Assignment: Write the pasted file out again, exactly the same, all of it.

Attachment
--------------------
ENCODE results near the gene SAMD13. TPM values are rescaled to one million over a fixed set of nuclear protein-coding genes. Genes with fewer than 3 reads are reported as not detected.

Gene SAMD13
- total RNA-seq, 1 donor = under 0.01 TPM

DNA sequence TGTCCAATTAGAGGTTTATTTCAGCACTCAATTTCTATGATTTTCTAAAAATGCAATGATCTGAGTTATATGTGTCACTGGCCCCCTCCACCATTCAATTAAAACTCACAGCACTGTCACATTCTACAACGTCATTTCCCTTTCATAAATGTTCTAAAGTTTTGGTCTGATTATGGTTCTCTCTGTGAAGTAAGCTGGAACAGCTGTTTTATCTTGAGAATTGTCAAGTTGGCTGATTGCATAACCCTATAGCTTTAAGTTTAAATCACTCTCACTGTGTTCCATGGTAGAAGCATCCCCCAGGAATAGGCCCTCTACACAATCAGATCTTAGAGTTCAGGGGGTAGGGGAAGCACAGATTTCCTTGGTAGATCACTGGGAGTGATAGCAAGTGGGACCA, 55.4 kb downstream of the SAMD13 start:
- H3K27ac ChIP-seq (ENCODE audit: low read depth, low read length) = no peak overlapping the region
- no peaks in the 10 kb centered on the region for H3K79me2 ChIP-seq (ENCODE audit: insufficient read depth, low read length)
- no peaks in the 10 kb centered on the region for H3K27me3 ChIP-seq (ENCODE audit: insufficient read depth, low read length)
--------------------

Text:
ENCODE results near the gene SAMD13. TPM values are rescaled to one million over a fixed set of nuclear protein-coding genes. Genes with fewer than 3 reads are reported as not detected.

Gene SAMD13
- total RNA-seq, 1 donor = under 0.01 TPM

DNA sequence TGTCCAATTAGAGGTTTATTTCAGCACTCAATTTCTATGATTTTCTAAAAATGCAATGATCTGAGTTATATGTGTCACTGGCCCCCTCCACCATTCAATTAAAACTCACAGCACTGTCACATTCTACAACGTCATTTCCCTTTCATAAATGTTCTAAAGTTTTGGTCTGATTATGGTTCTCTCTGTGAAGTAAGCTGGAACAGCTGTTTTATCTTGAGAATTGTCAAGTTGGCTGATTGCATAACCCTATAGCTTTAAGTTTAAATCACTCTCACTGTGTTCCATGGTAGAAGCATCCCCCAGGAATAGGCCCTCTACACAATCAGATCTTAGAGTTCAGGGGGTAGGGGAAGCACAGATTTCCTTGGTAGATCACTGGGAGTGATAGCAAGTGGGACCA, 55.4 kb downstream of the SAMD13 start:
- H3K27ac ChIP-seq (ENCODE audit: low read depth, low read length) = no peak overlapping the region
- no peaks in the 10 kb centered on the region for H3K79me2 ChIP-seq (ENCODE audit: insufficient read depth, low read length)
- no peaks in the 10 kb centered on the region for H3K27me3 ChIP-seq (ENCODE audit: insufficient read depth, low read length)